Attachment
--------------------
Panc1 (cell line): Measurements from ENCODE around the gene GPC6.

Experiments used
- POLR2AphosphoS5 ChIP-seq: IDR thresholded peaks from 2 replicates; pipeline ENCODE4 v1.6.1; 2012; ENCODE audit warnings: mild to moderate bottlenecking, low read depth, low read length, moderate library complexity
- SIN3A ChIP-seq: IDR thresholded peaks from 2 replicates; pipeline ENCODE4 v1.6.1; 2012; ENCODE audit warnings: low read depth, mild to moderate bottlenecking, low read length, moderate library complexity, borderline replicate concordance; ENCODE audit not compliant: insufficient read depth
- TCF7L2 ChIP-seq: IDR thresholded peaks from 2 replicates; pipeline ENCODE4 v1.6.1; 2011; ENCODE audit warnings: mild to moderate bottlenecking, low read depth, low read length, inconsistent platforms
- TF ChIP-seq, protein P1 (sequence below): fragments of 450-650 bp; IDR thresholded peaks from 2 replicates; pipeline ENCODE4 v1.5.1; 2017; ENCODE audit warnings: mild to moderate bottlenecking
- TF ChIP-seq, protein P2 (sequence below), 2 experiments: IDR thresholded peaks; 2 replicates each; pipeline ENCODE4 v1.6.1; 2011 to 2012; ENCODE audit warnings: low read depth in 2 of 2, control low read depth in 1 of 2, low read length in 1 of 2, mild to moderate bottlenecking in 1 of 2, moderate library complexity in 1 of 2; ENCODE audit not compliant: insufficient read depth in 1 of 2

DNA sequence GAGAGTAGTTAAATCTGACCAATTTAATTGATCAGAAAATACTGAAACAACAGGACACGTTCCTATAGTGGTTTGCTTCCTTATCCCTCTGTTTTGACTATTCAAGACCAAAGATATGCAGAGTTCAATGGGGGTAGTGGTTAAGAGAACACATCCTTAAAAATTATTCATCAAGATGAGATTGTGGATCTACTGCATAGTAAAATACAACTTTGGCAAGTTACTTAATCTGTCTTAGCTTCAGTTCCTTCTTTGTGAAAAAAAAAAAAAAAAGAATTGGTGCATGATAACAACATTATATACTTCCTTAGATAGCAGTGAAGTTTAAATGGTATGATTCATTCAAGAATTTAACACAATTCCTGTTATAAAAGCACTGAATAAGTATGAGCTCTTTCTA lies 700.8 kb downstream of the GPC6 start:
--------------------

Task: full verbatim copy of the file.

Panc1 (cell line): Measurements from ENCODE around the gene GPC6.

Experiments used
- POLR2AphosphoS5 ChIP-seq: IDR thresholded peaks from 2 replicates; pipeline ENCODE4 v1.6.1; 2012; ENCODE audit warnings: mild to moderate bottlenecking, low read depth, low read length, moderate library complexity
- SIN3A ChIP-seq: IDR thresholded peaks from 2 replicates; pipeline ENCODE4 v1.6.1; 2012; ENCODE audit warnings: low read depth, mild to moderate bottlenecking, low read length, moderate library complexity, borderline replicate concordance; ENCODE audit not compliant: insufficient read depth
- TCF7L2 ChIP-seq: IDR thresholded peaks from 2 replicates; pipeline ENCODE4 v1.6.1; 2011; ENCODE audit warnings: mild to moderate bottlenecking, low read depth, low read length, inconsistent platforms
- TF ChIP-seq, protein P1 (sequence below): fragments of 450-650 bp; IDR thresholded peaks from 2 replicates; pipeline ENCODE4 v1.5.1; 2017; ENCODE audit warnings: mild to moderate bottlenecking
- TF ChIP-seq, protein P2 (sequence below), 2 experiments: IDR thresholded peaks; 2 replicates each; pipeline ENCODE4 v1.6.1; 2011 to 2012; ENCODE audit warnings: low read depth in 2 of 2, control low read depth in 1 of 2, low read length in 1 of 2, mild to moderate bottlenecking in 1 of 2, moderate library complexity in 1 of 2; ENCODE audit not compliant: insufficient read depth in 1 of 2

DNA sequence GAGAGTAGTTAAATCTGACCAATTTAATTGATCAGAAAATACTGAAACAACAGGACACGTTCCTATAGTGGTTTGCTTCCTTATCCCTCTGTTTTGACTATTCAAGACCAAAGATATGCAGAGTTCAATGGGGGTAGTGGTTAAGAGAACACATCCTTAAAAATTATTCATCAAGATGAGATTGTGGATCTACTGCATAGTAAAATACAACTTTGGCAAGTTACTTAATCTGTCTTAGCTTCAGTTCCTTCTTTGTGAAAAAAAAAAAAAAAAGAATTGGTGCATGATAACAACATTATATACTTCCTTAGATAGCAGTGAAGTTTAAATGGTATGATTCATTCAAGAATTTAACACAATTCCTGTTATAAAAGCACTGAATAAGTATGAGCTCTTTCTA lies 700.8 kb downstream of the GPC6 start: